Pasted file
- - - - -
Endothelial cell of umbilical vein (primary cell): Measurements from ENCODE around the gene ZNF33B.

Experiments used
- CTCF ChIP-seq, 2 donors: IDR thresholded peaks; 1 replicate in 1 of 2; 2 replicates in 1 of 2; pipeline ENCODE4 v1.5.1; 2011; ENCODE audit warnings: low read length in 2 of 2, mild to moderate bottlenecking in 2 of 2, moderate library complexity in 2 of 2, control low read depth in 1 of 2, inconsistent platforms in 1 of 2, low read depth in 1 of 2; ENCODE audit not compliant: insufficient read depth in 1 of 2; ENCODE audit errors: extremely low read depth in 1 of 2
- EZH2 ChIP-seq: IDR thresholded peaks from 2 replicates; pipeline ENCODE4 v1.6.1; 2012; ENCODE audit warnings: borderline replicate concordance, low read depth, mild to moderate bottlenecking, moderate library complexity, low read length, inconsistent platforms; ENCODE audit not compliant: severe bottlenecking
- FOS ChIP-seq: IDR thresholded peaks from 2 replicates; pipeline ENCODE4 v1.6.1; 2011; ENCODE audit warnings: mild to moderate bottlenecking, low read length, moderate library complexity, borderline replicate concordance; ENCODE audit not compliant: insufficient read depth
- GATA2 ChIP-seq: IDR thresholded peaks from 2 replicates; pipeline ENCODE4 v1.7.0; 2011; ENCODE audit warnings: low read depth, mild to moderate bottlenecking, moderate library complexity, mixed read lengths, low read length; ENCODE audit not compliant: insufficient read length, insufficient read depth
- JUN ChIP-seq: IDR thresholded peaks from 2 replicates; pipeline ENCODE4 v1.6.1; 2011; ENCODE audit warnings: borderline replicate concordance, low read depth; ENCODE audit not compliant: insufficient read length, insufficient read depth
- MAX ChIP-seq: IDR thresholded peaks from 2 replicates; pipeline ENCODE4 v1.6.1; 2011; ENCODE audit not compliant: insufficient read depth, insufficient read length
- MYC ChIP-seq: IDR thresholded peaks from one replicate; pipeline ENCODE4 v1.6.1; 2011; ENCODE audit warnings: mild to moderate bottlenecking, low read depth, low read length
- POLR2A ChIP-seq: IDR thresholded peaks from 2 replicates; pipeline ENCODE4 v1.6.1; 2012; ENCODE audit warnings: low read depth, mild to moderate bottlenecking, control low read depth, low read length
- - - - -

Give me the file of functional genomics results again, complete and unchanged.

Endothelial cell of umbilical vein (primary cell): Measurements from ENCODE around the gene ZNF33B.

Experiments used
- CTCF ChIP-seq, 2 donors: IDR thresholded peaks; 1 replicate in 1 of 2; 2 replicates in 1 of 2; pipeline ENCODE4 v1.5.1; 2011; ENCODE audit warnings: low read length in 2 of 2, mild to moderate bottlenecking in 2 of 2, moderate library complexity in 2 of 2, control low read depth in 1 of 2, inconsistent platforms in 1 of 2, low read depth in 1 of 2; ENCODE audit not compliant: insufficient read depth in 1 of 2; ENCODE audit errors: extremely low read depth in 1 of 2
- EZH2 ChIP-seq: IDR thresholded peaks from 2 replicates; pipeline ENCODE4 v1.6.1; 2012; ENCODE audit warnings: borderline replicate concordance, low read depth, mild to moderate bottlenecking, moderate library complexity, low read length, inconsistent platforms; ENCODE audit not compliant: severe bottlenecking
- FOS ChIP-seq: IDR thresholded peaks from 2 replicates; pipeline ENCODE4 v1.6.1; 2011; ENCODE audit warnings: mild to moderate bottlenecking, low read length, moderate library complexity, borderline replicate concordance; ENCODE audit not compliant: insufficient read depth
- GATA2 ChIP-seq: IDR thresholded peaks from 2 replicates; pipeline ENCODE4 v1.7.0; 2011; ENCODE audit warnings: low read depth, mild to moderate bottlenecking, moderate library complexity, mixed read lengths, low read length; ENCODE audit not compliant: insufficient read length, insufficient read depth
- JUN ChIP-seq: IDR thresholded peaks from 2 replicates; pipeline ENCODE4 v1.6.1; 2011; ENCODE audit warnings: borderline replicate concordance, low read depth; ENCODE audit not compliant: insufficient read length, insufficient read depth
- MAX ChIP-seq: IDR thresholded peaks from 2 replicates; pipeline ENCODE4 v1.6.1; 2011; ENCODE audit not compliant: insufficient read depth, insufficient read length
- MYC ChIP-seq: IDR thresholded peaks from one replicate; pipeline ENCODE4 v1.6.1; 2011; ENCODE audit warnings: mild to moderate bottlenecking, low read depth, low read length
- POLR2A ChIP-seq: IDR thresholded peaks from 2 replicates; pipeline ENCODE4 v1.6.1; 2012; ENCODE audit warnings: low read depth, mild to moderate bottlenecking, control low read depth, low read length